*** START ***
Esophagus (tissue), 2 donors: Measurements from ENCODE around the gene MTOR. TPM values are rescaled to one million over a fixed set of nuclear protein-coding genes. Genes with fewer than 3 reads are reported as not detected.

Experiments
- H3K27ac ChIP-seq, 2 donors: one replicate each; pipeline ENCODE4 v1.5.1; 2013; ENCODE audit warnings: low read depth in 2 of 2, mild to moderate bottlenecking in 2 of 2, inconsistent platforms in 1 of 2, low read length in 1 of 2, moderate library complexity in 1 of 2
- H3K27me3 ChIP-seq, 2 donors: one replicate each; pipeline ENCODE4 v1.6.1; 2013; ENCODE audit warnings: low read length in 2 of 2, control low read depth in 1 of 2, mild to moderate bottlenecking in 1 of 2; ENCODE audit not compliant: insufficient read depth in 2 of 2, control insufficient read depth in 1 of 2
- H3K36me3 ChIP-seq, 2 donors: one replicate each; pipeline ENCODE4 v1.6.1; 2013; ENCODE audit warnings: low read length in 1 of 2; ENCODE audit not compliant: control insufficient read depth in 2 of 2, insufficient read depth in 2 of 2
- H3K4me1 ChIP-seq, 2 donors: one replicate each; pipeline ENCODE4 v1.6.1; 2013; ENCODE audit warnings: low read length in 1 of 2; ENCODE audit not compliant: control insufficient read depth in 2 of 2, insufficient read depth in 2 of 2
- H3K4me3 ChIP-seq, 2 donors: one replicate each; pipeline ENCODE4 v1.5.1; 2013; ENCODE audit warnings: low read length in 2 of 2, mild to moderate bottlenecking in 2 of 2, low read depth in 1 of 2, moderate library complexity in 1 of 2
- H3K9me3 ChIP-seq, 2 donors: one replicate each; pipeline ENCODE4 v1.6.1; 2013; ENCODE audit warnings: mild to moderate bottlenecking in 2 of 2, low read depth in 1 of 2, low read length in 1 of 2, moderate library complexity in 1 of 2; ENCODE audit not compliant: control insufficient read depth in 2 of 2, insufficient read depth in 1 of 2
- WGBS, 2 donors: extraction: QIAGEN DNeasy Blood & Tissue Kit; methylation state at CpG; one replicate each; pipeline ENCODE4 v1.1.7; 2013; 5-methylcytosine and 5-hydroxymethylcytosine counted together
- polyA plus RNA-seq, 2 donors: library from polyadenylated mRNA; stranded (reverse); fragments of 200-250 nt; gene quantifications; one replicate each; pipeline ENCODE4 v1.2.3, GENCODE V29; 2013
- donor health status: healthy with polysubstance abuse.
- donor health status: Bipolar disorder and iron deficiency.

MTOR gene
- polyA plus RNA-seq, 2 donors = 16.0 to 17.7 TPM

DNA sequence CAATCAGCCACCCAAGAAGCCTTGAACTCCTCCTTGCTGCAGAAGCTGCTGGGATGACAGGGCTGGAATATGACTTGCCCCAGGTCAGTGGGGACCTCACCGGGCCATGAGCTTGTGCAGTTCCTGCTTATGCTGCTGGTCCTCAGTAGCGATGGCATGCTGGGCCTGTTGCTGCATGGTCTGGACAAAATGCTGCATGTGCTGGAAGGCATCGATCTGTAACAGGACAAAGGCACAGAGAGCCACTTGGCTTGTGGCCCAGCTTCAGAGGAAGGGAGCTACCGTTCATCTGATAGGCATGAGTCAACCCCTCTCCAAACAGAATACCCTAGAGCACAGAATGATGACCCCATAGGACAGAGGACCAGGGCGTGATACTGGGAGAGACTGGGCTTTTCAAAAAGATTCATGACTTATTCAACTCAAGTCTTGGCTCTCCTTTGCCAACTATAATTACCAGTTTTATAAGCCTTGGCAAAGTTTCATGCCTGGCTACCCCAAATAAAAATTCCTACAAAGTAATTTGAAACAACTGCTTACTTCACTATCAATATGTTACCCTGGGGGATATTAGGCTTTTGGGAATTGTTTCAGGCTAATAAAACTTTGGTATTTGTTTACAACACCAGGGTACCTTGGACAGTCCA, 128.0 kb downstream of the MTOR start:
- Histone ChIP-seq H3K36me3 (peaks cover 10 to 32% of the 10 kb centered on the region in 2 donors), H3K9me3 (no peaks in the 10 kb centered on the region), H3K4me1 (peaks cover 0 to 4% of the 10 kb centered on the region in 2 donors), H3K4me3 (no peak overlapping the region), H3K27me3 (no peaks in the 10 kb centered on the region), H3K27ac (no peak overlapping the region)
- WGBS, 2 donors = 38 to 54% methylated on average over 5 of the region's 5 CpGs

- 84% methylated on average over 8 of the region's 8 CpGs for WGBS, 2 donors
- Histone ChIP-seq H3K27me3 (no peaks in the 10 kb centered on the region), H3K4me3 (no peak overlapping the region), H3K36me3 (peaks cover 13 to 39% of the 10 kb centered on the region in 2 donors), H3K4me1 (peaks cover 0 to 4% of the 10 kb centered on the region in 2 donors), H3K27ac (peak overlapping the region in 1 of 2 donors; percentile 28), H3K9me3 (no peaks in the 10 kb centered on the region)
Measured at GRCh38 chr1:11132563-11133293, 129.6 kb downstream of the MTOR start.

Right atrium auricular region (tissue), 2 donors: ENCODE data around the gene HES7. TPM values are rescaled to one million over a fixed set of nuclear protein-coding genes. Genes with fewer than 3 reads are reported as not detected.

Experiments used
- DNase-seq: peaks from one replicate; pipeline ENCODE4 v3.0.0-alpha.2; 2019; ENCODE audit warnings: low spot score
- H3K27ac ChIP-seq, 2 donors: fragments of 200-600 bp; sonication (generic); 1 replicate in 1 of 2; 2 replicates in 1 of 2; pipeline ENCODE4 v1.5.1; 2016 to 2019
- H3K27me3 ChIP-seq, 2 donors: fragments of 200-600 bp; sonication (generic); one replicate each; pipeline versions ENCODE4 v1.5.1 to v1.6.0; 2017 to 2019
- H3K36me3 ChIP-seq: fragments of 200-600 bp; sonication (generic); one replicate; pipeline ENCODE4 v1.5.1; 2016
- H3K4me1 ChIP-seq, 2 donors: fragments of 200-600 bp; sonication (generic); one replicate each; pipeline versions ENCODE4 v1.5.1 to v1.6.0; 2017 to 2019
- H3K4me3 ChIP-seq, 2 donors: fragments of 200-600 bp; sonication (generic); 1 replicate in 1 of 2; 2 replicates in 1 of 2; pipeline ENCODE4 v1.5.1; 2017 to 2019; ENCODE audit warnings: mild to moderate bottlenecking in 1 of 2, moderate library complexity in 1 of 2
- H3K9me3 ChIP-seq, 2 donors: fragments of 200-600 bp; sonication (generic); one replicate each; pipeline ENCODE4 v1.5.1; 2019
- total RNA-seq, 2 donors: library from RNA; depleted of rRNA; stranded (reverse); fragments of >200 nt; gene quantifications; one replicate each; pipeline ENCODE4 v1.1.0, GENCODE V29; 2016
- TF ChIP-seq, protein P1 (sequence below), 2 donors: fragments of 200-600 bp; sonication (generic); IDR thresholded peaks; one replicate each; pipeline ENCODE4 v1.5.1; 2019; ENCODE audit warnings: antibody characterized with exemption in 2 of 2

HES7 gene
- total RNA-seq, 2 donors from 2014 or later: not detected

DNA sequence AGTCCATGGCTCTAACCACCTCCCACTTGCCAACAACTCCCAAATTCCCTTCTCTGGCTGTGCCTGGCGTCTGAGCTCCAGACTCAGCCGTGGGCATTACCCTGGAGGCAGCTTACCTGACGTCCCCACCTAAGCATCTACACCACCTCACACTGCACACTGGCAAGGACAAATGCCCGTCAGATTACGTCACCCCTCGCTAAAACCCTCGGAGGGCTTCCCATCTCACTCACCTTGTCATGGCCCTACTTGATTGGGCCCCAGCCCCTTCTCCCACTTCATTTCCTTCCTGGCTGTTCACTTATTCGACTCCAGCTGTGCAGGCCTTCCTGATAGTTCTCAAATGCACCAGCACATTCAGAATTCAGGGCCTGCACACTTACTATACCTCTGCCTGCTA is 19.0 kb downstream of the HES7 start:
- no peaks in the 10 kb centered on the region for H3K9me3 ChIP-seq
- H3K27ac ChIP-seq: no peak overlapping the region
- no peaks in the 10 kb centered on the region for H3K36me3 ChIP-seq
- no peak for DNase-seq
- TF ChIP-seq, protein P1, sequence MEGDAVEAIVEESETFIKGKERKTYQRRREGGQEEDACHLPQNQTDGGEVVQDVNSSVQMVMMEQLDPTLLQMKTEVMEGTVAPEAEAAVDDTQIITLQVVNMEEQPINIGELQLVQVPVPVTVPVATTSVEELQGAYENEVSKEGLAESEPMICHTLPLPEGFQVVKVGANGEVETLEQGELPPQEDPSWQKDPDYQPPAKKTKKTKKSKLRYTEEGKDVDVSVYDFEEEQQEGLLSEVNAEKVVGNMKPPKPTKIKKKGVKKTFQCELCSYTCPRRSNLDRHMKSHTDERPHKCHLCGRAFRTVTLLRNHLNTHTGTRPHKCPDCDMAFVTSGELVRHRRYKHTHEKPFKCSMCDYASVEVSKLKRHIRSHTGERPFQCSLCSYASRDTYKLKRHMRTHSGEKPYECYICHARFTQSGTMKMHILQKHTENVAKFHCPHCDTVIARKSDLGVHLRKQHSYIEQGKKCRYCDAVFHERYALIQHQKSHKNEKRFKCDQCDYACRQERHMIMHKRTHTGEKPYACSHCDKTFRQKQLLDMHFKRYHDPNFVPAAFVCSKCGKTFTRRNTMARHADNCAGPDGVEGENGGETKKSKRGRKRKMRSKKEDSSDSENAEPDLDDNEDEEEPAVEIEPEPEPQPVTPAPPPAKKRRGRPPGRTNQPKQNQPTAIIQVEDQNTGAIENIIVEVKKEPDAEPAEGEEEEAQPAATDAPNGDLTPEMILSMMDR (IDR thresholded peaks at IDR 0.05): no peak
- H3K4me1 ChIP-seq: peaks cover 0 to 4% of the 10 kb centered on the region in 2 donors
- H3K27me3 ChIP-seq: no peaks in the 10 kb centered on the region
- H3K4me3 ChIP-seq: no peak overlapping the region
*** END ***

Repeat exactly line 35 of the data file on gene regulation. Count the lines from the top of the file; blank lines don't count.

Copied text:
- no peaks in the 10 kb centered on the region for H3K9me3 ChIP-seq